The U.S. Army Corps of Engineers in Afghanistan remembers September 11th
September 11, 2011
KABUL - The U.S. Army Corps of Engineers in northern Afghanistan commemorated the 10th anniversary of the September 11th attacks on our nation with a number of flag raising ceremonies and a special anniversary candlelight ceremony today at the district's Qalaa House compound.
The district's service members participated in more than 100 flag raising ceremonies throughout the morning of the anniversary of the horrific attacks. Later in the day, at 5:00 p.m. Kabul time and 8:00 a.m. central time, to coincide with the time of the first attacks, more than 300 district personnel gathered for a candlelight vigil which recalled the attacks through pictures, videos and an hour -by -hour recount of the four flights that crashed in the Twin Towers, the Pentagon and a Pennsylvania field respectively, in 2001.
"If you've been watching CNN over the past several days you know it's not over just because Bin Laden's gone. There is still a significant threat out there from Al Qaeda," said Col. Christopher Martin, the Transatlantic North commander during the candlelight vigil. "We have a totally different type of enemy that we're fighting here today; we just have to be aware of that."
After September 11, 2001, a U.S. Army Corps of Engineers Forward Engineering Support Team deployed with the Army XVII Airborne Corps and worked with that unit's engineers during combat operations. The USACE team provided the XVII Corps with engineering, construction, planning, contracting and real estate management expertise during and immediately after the conflict.
In 2002, the Afghanistan Area Office in Kabul was established to help manage the construction and renovation of facilities for the new Afghanistan National Army. The newly formed Afghanistan government established the ANA to secure internal peace and security in Afghanistan after decades of war and conflict. But, in order for the ANA to succeed, they needed new facilities that would allow them places to train and work from.
Most of the military facilities in and around Kabul were either damaged or destroyed making repairs difficult or impossible. But, despite the difficulties, Corps' engineers and contractors began rebuilding pre-existing structures in and around Kabul.
On March 1, 2004, USACE established the Afghanistan Engineer District to help rebuild the war-torn country. The district's mission was to provide quality, responsive engineering and constructing services to a variety of customers to include Afghan men, women and children so that the country could thrive again.
Today there are two Corps districts in Afghanistan- the Transatlantic North, headquartered in Kabul and Transatlantic South, headquartered in Kandahar. Both districts carry out a mission of delivering quality infrastructure, providing operation and maintenance services to Afghanistan, and building the engineering and capacity of the Afghan people through training in order to support the coalition strategy.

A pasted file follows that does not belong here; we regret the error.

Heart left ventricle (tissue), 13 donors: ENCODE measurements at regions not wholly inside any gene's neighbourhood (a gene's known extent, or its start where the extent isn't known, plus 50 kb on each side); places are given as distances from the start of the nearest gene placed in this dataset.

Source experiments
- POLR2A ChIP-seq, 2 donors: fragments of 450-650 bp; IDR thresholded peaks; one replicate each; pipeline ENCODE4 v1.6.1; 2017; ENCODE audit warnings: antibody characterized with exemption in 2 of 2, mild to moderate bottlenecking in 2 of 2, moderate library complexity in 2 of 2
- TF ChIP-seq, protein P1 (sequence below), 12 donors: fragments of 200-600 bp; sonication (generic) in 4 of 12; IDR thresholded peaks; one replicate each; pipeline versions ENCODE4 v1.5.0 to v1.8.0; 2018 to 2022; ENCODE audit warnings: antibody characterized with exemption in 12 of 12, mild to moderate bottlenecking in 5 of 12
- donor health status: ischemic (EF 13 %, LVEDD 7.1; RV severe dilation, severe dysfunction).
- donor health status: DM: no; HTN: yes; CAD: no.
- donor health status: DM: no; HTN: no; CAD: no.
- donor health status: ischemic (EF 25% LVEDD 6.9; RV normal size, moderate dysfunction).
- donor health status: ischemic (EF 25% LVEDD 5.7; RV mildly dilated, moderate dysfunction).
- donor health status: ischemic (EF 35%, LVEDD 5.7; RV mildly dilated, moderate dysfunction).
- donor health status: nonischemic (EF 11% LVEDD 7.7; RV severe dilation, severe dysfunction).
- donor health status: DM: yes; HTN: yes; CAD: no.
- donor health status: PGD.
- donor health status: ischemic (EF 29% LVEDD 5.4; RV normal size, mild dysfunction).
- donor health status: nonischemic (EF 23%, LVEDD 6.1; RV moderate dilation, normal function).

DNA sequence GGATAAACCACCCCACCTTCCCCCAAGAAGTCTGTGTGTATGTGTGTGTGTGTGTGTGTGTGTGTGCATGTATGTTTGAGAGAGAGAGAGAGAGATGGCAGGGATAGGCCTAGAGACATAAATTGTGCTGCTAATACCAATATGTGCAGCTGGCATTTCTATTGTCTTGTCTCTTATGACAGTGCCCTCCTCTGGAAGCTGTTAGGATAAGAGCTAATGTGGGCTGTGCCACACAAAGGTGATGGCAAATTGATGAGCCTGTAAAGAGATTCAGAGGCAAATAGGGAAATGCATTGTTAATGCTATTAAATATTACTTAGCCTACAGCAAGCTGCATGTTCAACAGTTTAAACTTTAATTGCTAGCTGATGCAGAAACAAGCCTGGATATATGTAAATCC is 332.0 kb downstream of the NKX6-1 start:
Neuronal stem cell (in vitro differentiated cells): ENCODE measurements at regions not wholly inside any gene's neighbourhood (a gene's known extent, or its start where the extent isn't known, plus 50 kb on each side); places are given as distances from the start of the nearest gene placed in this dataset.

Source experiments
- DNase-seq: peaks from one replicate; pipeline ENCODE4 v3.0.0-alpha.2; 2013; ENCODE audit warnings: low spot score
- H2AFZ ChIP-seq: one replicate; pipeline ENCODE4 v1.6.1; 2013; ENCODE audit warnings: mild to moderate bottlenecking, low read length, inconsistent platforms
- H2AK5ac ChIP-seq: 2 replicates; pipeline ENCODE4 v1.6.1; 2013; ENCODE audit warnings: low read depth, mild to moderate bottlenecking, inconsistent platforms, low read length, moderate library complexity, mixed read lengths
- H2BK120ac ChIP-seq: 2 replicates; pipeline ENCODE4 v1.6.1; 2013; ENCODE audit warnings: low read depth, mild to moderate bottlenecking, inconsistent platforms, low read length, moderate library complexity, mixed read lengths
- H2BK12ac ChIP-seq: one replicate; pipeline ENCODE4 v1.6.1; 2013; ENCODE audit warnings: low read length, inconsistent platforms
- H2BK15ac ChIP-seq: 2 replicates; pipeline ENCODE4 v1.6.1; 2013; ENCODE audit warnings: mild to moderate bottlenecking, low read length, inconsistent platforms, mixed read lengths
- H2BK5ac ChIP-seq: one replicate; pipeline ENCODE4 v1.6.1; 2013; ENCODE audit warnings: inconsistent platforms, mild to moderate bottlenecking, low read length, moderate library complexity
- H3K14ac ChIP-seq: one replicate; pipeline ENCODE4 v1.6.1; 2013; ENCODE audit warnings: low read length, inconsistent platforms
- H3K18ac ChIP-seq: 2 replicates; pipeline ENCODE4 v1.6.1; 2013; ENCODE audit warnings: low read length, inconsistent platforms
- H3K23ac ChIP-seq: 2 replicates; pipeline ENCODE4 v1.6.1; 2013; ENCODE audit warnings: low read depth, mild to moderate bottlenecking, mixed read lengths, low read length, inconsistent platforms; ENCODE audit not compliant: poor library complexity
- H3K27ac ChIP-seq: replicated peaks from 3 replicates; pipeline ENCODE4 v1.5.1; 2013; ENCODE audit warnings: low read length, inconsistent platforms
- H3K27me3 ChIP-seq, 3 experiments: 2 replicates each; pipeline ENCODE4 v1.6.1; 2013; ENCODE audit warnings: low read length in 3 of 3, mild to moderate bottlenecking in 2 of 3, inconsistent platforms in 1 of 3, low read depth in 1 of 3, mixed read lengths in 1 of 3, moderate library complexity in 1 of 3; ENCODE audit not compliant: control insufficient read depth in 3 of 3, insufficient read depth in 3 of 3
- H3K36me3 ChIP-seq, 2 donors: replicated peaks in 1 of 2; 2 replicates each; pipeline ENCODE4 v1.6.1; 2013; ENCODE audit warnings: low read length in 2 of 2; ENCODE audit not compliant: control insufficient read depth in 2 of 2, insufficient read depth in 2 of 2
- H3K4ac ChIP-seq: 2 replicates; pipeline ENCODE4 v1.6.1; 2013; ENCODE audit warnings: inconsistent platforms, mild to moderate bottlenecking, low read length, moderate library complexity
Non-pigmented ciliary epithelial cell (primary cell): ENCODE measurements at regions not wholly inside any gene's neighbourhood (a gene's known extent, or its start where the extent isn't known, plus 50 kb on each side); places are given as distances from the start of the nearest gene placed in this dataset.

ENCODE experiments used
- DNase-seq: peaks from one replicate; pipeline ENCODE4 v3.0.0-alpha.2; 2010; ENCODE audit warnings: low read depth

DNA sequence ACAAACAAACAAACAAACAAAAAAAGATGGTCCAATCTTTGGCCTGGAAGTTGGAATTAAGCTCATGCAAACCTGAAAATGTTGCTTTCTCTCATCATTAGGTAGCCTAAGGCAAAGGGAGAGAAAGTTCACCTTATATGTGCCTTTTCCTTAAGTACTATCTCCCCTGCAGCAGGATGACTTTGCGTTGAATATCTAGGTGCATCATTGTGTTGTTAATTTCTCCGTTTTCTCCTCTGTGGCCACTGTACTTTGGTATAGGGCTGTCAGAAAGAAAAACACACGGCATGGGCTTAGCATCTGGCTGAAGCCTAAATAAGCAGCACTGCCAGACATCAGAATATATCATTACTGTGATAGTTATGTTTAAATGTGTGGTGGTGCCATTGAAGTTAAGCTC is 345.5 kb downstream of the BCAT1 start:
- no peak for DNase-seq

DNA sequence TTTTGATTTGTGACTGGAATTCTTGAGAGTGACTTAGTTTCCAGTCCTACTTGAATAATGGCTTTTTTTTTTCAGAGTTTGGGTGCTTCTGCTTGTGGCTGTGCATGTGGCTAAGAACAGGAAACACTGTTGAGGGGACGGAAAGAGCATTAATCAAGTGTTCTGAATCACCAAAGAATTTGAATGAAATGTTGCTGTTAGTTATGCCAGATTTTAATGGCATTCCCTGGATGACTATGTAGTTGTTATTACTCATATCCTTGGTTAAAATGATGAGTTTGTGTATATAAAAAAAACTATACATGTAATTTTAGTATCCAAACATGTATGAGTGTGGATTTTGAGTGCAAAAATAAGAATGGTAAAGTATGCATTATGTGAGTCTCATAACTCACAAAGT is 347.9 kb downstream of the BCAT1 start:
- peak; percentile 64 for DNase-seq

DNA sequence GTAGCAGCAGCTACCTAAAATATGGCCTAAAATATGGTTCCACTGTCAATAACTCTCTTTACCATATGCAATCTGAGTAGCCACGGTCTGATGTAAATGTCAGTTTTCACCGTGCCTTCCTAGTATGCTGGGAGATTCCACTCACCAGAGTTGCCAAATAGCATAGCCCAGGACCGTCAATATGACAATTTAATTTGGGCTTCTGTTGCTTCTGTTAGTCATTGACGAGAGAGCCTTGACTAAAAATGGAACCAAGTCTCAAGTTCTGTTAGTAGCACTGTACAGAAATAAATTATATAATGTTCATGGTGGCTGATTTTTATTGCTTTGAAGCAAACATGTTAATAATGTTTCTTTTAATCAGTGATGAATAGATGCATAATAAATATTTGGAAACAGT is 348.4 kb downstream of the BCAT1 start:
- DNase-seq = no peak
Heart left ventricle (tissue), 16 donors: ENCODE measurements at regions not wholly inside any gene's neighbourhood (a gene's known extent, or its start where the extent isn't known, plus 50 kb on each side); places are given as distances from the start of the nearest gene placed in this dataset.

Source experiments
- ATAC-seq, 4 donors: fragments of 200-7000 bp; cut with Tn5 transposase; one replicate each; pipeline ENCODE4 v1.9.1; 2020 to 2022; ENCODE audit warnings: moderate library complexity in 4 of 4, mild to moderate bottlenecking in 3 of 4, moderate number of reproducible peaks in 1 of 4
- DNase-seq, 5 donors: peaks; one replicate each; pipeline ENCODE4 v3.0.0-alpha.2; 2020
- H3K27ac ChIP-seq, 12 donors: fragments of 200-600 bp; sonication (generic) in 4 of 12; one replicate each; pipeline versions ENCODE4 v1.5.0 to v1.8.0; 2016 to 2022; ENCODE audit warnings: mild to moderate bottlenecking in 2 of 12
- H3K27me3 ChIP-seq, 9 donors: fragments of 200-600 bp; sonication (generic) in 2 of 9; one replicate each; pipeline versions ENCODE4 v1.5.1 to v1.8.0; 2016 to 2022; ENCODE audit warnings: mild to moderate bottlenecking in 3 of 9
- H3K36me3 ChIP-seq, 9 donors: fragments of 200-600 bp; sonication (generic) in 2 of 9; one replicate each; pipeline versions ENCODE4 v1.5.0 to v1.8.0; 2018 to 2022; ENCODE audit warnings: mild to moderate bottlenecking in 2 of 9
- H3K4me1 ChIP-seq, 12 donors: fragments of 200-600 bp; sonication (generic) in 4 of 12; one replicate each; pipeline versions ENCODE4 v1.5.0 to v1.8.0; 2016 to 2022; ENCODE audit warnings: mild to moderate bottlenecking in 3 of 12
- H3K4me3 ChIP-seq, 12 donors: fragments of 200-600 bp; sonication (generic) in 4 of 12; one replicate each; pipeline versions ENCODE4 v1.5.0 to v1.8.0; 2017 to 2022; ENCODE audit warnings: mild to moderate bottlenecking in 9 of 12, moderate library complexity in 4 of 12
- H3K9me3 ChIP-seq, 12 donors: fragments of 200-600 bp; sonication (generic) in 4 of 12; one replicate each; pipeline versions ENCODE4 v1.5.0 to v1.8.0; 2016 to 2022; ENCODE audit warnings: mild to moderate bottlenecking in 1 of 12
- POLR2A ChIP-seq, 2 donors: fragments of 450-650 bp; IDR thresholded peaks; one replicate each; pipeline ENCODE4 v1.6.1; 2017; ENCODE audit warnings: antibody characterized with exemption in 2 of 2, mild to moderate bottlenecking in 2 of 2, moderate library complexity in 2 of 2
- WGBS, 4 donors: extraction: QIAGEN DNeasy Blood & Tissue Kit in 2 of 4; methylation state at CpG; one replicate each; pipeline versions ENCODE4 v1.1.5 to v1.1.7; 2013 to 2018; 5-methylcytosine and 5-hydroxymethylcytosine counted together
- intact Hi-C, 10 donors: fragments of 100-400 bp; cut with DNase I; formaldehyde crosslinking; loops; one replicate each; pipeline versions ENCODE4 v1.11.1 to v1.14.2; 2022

At TAN, the district's mission is carried out through five programs: The Afghanistan National Army, the Afghanistan National Police, Military Construction, Operations & Maintenance and Infrastructure & Planning. Additionally, the district's Capacity Building Program helps to bolster the capacity of the Afghan people to design, engineer, build and maintain facilities as U.S. and coalition partners' transition out of the theater of operations.
In 2011, TAN plans to award more than 500 projects totaling in excess of $4.1 billion. The district employs more than 500 civilian and military service members and has six area offices.
Some of the District's more noteworthy projects include: Kabul Street lights-a solar power street of lights running through one of downtown Kabul's busiest streets that provides safety in the city for low costs; Kabul University books delivery- a nearly $1 million project funded through CERP (Commander's Emergency Response Program) that provided new engineering books to the students and staff of war- torn Kabul University. The university had been using outdated books and materials for years due to years of war and Taliban rule; and the completion of the Detention Facility in Parwan-a $43 million hi-tech detention facility at Bagram Airfield that features three detention housing units for low-risk and high-risk detainees. The facility was built at a record pace, less than one year, in spite of challenges associated with construction making it a highlight of AED-N reconstruction efforts and helping to ensure the security of the country.
"We lost 2,800 people [on September 11th], and countless numbers of military and civilians since then. So, let's just make sure that what we're doing everyday reminds us of why we're here and what we hope to get out of this," Martin said. "Let's make sure we're doing the right things so that one day we can look back at this period in our lives with pride and say 'I was there and I helped make a difference'. And that's what it's all about, to someday say, 'I made a difference,'''